Vitamin C Supplements vs. Natural Sources
Don’t take a cheap supplement. Your body deserves a pure supplement made from whole foods if your doctor advises it. Supplement forms of vitamin C have unnecessary ingredients and fillers that are not beneficial for your immune response or overall health. Some supplements include maltodextrin and ascorbic acid, fillers made from GMO corn. Many popular supplement brands also have sugars or harmful food dyes. If you must take a supplement, please read the ingredients to ensure you’re taking a high-quality one.
However, it’s unlikely you’ll need to take a supplement – unless you’re planning to set sail across the Atlantic Ocean in 1608 with salted meats – because vitamin C is common in so many fruits and vegetables. Don’t neglect the humble vegetable, the less attractive sibling of the produce family. Though frequently overshadowed by fruit, vegetables also have several beneficial nutrients, including vitamin C. The best sources of vitamin C are kale, Brussels sprouts, beet greens, and peppers.
Food is what fuels you and whole foods are the best fuel. However, eating lots of sugary, processed foods creates barriers for your body to use and absorb those supplements effectively. You can’t easily recover lost nutrients with a supplement.
No Sugarcoating Here: Sugar and the Immune Response
What does sugar have to do with vitamin C and immune response? Sugar is the silent dictator of the body’s healthy immune response, targeting those rebellious white blood cells. In fact, high blood sugar levels can drastically alter the body’s natural immune responses to infection. 
Certain white blood cells have receptors that allow different substances to enter, such as sugar and vitamin C. Therefore, eating large amounts of sugar too often dominates those receptors with sugar instead of vitamin C.
Why is This so Problematic for the Immune Response?
Oxidization causes rust within the cells and could potentially damage them. Remember: Vitamin C is an antioxidant, which essentially prevents cells from rusting. Sugar, on the other hand, oxidizes and rusts the white blood cells without allowing vitamin C to protect them from damage. If those rebellious white blood cells rust and die because of the fascist sugar dictatorship in your body, you’ll have no white blood cell warriors left to fight infection. Vitamin C can’t provide aid to your body’s rebellion at this point because all roads leading to the infection battle are blocked by sugar soldiers.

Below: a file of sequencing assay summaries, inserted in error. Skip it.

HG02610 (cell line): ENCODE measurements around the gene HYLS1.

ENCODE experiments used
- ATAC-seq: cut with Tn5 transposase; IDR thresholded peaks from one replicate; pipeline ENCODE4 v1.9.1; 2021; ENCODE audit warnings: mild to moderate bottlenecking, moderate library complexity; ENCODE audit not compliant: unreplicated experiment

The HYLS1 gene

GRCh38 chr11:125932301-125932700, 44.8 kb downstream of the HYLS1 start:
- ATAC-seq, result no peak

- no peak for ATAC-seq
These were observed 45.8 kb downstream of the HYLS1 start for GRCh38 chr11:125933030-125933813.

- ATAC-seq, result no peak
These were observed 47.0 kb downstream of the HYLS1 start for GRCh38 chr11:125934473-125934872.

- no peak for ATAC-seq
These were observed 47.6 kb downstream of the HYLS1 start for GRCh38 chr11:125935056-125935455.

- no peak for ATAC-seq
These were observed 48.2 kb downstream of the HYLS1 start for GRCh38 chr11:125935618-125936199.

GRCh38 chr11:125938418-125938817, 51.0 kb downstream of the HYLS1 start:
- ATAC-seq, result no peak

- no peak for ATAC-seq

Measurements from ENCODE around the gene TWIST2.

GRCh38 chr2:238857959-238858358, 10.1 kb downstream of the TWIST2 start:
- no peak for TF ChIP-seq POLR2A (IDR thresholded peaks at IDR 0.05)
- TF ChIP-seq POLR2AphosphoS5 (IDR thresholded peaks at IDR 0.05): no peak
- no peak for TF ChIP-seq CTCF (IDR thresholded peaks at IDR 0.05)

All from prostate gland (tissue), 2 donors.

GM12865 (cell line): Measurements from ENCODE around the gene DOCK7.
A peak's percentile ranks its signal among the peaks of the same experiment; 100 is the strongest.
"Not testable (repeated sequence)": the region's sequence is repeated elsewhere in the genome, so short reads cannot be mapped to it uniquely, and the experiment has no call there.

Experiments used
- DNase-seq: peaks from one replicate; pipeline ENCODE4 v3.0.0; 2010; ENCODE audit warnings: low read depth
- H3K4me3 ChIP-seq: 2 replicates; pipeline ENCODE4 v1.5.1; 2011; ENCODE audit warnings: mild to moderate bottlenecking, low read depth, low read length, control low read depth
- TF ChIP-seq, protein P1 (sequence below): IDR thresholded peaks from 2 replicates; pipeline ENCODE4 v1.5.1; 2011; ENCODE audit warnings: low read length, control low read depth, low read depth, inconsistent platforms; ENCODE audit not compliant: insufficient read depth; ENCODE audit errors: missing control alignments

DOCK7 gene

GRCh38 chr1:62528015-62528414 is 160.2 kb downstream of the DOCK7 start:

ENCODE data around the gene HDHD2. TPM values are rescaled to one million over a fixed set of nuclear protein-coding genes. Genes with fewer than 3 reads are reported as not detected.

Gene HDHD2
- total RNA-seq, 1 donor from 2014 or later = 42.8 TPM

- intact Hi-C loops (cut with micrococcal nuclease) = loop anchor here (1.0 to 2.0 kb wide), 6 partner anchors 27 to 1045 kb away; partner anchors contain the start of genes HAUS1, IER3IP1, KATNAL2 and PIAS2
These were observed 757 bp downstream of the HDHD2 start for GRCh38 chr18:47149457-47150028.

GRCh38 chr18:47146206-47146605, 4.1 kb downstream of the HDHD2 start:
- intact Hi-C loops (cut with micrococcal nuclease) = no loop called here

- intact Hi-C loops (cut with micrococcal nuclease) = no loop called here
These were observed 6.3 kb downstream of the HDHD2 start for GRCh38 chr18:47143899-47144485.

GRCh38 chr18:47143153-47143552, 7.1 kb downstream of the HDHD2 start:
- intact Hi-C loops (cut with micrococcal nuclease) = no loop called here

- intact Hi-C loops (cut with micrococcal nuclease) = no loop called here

It only takes about 75 grams of sugar to weaken the immune system, and most Americans typically take in about 34 teaspoons – or about 142 grams – of sugar per day! 
A Spoonful of Sugar Will NOT Make the Medicine Go Down
Sorry, Mary Poppins: You’re the queen of nannies but a troll of nutrition. While some inflammation is a normal reaction for the immune response to fight intruders that threaten the body’s health, chronic inflammation is not.
In fact, a spoonful of sugar would actually cause inflammation that could damage your fragile gut as it tries feebly to fight. The damaged gut doesn’t accept help. Therefore, it will not absorb the strength-building nutrients your body needs to battle the inflammation once more.
Sugar feeds your body’s inflammation and actually makes it worse: The immune system must fight inflammation even harder but, in doing so, could potentially damage itself and the gut. When otherwise healthy adults ingested large amounts of sugar, test results indicated a greater inflammatory response and a higher resistance to insulin. 
Gut Health is Crucial to the Body’s Immune Response
When damaged or fatigued, the immune system can’t fight toxins, bacteria, or viruses as effectively as it should. Make sure you are taking care of your gut by eating whole foods, avoiding food allergies, skipping inflammatory foods, and adding plenty of fermented foods throughout your day.
Sauerkraut is the perfect example of a fermented food with lots of natural vitamin C as well!
Nature Doesn’t Grow Orange Juice: It Grows Oranges
It’s time to ditch the orange juice once and for all. One glass of orange juice is loaded with sugar, has no fiber, and ruins your beautiful smile with slimy strings of pulp. Smoothies are much healthier alternatives to orange juice for a vitamin C boost.
If your smoothie has a few servings of fruits and vegetables like kiwi, kale, beet greens, or strawberries, you are likely getting the recommended daily allowance of vitamin C in that smoothie.